Of all these mini-reviews, this took me the longest to write. Given the premise and the hype around this show my expectations  were high but I was so underwhelmed by the experience that I kept wondering what I missed. This was in no way due to the performer but comes down to the script.

A sealed envelope is given to  the person who is to read the play. The conceit is that this script has been  written by  a 29 year-old Iranian who has no passport and is thus confined to Iran and that it is too dangerous for the writer or a company to perform this play in public. Hence the cloak and dagger sealed envelope, mystery performer bit.

As the script unfolds, the writer invokes issues of  societal brainwashing, mind and body control through the stories of the white and red rabbits. Audience members are pulled in to participate and both personal and mob culpability for events are raised with some by-play around a vial of poison.

Neither the metaphors nor the symbolism worked for me and I found the the whole toxic bit quite ridiculous. Several overheard post-show conversations let me know my reaction was not unique.

Interestingly this is the show  that won the Festival award for the Outstanding New Performance Text. It seems you either loved it or hated it.  I just did not get it!

My disappointment made me quite grumpy and irritable as I waited for the 501 trolley to take me back to Factory Studio for the final of the nine plays for which I had booked, and I thought about giving the 10 PM show a miss. But a chance encounter at the tram stop with a Vancouver actor who had just moved to Toronto, and the opportunity to talk theatre with a fellow enthusiast re-energized me, so I hopped off the tram at Bathurst and made my way back to the Factory courtyard.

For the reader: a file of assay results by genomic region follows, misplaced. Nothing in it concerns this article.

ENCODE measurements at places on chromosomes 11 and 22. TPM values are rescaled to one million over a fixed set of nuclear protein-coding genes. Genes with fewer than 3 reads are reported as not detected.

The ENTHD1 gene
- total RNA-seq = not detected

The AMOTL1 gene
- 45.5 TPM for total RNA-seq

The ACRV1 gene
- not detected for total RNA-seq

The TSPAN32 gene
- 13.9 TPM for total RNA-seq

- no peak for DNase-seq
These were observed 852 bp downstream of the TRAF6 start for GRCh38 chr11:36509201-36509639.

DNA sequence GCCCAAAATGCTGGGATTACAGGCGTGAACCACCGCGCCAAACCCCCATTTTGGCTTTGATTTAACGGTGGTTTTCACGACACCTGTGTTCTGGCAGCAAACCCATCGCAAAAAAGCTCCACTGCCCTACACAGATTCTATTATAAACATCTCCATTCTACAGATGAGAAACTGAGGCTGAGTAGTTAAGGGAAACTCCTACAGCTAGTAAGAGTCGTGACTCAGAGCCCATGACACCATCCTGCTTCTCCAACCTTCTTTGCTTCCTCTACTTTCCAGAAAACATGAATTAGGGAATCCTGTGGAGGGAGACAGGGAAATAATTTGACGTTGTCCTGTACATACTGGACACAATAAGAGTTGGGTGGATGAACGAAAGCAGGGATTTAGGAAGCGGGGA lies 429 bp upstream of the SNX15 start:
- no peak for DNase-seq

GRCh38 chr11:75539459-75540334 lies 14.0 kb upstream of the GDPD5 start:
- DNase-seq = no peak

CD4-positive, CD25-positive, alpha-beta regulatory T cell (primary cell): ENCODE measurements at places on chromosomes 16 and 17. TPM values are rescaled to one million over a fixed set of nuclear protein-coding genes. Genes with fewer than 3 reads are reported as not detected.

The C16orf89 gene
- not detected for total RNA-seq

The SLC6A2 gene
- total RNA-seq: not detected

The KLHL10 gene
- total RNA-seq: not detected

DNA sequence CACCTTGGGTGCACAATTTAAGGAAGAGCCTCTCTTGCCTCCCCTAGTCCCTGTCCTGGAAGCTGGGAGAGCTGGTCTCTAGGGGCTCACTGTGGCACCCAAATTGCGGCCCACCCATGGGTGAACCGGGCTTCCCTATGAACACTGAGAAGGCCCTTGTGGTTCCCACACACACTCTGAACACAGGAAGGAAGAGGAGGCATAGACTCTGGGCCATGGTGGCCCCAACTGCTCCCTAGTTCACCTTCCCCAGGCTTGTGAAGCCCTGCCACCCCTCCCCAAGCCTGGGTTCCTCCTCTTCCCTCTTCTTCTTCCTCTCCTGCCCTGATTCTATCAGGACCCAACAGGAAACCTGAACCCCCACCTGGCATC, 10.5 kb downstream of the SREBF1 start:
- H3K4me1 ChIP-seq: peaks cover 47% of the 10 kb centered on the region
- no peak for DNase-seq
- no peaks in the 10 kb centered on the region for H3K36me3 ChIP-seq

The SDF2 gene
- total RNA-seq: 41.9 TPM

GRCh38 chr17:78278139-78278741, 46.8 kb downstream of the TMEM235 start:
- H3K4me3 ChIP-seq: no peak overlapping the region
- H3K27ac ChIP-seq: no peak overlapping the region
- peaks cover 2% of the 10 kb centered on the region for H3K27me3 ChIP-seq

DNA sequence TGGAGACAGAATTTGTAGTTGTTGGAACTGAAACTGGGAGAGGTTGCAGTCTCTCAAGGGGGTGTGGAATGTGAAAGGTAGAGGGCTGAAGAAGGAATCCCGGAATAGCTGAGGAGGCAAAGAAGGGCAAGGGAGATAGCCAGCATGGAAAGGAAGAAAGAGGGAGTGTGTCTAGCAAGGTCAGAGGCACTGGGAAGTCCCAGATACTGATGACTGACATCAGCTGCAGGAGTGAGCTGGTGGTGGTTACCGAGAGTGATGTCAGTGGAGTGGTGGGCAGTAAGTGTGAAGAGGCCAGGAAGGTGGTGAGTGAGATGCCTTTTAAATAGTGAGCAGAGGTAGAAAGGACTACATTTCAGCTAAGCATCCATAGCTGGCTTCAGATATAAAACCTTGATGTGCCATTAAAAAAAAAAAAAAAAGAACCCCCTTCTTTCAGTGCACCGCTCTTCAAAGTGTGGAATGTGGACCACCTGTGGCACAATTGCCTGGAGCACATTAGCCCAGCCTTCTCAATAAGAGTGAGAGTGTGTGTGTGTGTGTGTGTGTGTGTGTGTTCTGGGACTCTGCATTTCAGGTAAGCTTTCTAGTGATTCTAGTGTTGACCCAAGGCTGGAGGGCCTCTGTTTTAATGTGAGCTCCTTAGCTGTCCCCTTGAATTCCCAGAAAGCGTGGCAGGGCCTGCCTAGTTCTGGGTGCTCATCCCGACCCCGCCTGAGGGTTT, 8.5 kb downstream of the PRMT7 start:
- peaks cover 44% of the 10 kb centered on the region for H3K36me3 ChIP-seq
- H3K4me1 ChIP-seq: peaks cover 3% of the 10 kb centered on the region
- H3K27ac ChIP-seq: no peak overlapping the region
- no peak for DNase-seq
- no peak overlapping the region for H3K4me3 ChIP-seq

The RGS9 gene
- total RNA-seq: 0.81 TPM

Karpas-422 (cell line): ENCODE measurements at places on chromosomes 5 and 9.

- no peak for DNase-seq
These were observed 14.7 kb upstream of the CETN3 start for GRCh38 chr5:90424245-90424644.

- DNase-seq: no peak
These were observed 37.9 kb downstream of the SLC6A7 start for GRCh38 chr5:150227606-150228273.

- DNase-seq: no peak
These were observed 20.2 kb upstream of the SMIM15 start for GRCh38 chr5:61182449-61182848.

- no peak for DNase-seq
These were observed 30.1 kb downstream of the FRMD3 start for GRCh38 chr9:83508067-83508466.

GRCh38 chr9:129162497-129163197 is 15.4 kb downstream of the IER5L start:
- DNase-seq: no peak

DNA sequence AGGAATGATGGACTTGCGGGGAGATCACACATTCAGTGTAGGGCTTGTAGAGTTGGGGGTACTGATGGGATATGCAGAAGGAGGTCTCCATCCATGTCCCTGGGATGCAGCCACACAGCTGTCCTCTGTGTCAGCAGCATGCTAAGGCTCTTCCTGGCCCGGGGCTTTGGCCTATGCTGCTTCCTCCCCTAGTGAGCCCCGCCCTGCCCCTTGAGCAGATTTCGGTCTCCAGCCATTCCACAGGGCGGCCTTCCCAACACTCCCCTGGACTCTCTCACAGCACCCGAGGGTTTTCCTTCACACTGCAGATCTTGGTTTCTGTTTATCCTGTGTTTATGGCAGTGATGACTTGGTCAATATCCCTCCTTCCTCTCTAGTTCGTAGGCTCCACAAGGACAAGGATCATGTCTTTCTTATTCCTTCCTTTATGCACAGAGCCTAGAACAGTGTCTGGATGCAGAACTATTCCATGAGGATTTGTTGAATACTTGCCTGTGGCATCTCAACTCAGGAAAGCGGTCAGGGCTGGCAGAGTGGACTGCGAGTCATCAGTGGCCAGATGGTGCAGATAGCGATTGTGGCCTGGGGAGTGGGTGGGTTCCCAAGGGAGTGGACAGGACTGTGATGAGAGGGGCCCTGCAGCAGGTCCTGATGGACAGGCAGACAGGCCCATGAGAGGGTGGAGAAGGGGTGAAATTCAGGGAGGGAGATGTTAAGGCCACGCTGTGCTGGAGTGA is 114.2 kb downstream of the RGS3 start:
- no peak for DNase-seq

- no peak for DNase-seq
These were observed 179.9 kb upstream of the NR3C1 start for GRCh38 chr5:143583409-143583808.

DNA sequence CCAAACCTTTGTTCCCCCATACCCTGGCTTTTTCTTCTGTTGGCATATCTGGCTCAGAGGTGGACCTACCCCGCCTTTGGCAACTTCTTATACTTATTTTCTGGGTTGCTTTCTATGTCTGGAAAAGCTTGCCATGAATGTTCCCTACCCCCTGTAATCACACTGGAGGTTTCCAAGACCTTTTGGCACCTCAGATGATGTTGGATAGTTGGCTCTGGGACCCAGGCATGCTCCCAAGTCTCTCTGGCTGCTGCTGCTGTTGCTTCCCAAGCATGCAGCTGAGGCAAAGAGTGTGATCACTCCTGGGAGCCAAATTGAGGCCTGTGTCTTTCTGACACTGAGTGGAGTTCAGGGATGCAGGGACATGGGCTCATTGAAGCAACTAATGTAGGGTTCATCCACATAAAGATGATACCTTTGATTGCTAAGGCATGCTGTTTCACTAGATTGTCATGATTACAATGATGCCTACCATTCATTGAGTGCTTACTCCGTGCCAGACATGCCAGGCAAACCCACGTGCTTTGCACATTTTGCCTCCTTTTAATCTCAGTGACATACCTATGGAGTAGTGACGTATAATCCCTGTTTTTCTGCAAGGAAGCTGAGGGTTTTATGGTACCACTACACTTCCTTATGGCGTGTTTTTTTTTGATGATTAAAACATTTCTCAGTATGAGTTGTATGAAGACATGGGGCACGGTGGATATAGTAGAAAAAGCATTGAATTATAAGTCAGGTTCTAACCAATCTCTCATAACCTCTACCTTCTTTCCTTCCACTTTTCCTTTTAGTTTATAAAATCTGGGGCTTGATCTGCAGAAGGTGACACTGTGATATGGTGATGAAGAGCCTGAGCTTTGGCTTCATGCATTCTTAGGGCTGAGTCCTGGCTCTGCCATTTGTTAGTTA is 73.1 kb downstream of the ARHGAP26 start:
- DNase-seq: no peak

Photo byTrolley Car by Amiel Gladstone
Directed by Ruth Madoc-Jones
Factory Theatre Studio at 10 PM

I really did not know what to expect for this play although  had glanced at the event on Facebook. As I learned , the theme is about choice - the choices we make in life and their consequences.

The Trolley Car refers to a psychological dilemma, where both alternate choices lead to a bad outcome.  Throw a switch and kill one man, don't and kill 5 people. Since the setting for this play is war-torn Paris, the vehicle of choice is a street trolley.

Florence (Monica Dottor) is a beautiful young Parisian woman who marries a Butcher (Matthew Ascot). She seems happy until his cousin Inez (Rosa Laborde) comes to stay. Inez, drawn from Sartre's sadistic character in No Exit, entices Florence to chose parties and fun, over life with her stolid boring husband. Scenes rewind and choices are played back and modified. The end ultimately is as in the Trolley Care dilemma. bad for all.

I thought this was well performed and interesting - although rather a depressing note on which to end my Festival selections.

It was late and a bit drizzly as I emerged from the theatre so I caught a cab on Bathurst and headed home. En route I reflected on my brief experience of Summerworks and the play selections. 

The question I wondered about is this. With 42 plays in the Festival, at  $15 a ticket, how do the new  small relatively unknown companies, without big name recognition or large local family or social networks compete for audience?

Looking at my own choices, five of my 8 plays were written, directed or produced by well known artists or companies. All the performances I saw were sold out. One was chosen for my personal connections, one I heard about because  local family members were contacting friends and family to support the play, and one I selected because the time and location worked for me.  None of these three were sold out.

By the time I heard about some of the excellent smaller productions, my time slots were already taken. This is a problem for which I am curious to know if there is a solution. Please comment below. And if you disagree with any of my mini-reviews- well I would love to hear from you.

For reviews of the other five plays see Part I.